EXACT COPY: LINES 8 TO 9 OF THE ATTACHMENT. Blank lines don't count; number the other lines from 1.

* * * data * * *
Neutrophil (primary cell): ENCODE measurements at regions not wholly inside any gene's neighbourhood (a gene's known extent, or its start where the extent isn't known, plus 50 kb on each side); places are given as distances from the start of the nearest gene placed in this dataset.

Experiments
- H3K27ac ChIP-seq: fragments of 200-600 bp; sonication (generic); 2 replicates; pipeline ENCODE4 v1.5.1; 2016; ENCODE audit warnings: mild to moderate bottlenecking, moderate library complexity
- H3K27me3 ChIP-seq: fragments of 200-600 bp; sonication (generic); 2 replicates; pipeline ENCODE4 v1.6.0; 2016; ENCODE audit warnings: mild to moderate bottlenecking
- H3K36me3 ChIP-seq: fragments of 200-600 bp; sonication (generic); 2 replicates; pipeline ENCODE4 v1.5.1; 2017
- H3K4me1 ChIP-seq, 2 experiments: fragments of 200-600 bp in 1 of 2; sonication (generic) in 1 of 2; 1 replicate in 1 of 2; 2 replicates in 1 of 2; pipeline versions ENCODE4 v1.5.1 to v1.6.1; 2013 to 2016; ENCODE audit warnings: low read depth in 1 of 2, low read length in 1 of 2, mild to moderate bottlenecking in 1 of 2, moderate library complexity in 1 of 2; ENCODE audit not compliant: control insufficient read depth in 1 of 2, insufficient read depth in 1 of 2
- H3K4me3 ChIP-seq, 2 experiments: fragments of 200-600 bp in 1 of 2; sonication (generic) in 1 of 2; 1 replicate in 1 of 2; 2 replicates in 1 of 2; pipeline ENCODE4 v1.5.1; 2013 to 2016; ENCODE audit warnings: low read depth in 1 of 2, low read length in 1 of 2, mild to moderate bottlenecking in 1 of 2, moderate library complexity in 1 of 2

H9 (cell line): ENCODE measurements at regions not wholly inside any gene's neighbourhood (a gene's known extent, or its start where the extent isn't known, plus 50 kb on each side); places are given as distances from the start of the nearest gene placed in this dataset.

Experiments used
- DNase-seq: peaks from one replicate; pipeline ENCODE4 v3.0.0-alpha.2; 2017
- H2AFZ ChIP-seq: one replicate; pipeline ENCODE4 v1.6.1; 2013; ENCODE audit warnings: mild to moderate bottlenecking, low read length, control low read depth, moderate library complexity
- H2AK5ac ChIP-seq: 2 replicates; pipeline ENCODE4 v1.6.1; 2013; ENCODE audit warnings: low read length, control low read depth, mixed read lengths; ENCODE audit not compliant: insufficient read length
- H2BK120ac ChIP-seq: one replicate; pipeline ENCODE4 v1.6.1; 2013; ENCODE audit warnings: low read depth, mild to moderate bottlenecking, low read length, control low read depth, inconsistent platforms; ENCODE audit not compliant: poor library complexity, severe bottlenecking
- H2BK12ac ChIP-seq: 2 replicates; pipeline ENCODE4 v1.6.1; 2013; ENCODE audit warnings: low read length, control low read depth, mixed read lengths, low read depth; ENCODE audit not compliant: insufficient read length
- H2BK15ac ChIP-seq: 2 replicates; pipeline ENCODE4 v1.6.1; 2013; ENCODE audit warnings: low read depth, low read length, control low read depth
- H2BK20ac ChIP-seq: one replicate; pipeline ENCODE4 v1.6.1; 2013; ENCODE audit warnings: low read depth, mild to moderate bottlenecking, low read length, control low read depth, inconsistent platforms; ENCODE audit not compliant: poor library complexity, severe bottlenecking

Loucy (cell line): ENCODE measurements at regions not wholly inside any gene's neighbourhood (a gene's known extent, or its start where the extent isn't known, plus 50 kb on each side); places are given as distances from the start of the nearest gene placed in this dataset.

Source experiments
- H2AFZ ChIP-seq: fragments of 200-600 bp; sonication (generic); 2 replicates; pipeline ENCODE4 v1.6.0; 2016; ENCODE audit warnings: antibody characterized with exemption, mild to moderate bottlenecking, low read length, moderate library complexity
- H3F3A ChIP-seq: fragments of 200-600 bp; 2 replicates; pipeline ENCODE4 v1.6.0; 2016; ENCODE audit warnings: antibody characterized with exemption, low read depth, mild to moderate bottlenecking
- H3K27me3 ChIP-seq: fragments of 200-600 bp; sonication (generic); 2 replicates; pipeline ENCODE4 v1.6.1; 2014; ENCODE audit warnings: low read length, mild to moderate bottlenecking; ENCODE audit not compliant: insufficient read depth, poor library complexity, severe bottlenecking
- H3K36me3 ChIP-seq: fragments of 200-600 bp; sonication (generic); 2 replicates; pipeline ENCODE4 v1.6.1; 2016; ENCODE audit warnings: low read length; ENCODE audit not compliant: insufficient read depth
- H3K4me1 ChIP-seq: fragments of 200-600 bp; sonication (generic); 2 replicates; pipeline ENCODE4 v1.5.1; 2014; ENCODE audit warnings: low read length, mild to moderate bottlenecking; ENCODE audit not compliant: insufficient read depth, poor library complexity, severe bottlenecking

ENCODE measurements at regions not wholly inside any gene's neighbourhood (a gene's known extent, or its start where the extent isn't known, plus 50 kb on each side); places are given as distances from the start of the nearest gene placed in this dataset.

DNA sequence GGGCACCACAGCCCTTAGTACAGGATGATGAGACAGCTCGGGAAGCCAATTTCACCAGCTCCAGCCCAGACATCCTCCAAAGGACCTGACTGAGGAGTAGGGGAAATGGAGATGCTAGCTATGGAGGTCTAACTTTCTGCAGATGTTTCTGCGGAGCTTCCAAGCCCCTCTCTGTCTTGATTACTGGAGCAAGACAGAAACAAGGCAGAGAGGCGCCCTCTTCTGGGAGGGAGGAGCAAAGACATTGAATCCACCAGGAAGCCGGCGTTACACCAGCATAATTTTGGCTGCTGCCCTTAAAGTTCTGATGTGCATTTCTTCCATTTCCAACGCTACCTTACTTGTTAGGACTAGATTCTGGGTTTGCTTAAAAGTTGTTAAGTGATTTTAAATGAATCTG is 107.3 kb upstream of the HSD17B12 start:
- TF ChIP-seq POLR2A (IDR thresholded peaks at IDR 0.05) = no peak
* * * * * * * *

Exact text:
H9 (cell line): ENCODE measurements at regions not wholly inside any gene's neighbourhood (a gene's known extent, or its start where the extent isn't known, plus 50 kb on each side); places are given as distances from the start of the nearest gene placed in this dataset.

Experiments used